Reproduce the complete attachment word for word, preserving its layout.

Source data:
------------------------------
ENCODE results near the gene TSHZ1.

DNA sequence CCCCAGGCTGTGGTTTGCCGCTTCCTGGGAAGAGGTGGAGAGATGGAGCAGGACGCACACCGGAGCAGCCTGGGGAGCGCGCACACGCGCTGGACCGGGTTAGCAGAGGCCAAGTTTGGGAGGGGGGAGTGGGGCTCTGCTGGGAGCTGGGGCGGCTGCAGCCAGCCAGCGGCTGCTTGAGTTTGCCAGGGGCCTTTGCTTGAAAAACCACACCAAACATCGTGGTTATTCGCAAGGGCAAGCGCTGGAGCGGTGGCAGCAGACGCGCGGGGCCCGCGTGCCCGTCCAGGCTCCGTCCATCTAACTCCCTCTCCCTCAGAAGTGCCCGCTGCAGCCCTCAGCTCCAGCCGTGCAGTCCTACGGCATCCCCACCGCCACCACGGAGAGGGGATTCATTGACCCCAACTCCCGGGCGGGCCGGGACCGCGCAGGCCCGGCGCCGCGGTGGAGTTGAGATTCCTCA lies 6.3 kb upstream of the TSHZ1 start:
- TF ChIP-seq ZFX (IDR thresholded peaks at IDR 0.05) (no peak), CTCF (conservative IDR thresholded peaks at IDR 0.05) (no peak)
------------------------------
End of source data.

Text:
ENCODE results near the gene TSHZ1.

DNA sequence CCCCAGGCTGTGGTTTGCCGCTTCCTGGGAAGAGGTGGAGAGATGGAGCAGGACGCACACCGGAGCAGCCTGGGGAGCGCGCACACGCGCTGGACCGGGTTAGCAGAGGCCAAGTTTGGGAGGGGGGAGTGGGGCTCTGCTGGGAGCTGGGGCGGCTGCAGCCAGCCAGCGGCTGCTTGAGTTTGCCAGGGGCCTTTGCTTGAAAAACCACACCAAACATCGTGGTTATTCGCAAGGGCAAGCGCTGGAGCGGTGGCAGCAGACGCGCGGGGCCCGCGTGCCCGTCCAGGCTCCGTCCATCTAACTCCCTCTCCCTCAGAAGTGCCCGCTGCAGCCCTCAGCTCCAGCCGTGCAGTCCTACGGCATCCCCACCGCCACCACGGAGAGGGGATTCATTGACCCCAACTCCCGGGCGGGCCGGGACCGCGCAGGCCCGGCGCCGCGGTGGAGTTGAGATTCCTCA lies 6.3 kb upstream of the TSHZ1 start:
- TF ChIP-seq ZFX (IDR thresholded peaks at IDR 0.05) (no peak), CTCF (conservative IDR thresholded peaks at IDR 0.05) (no peak)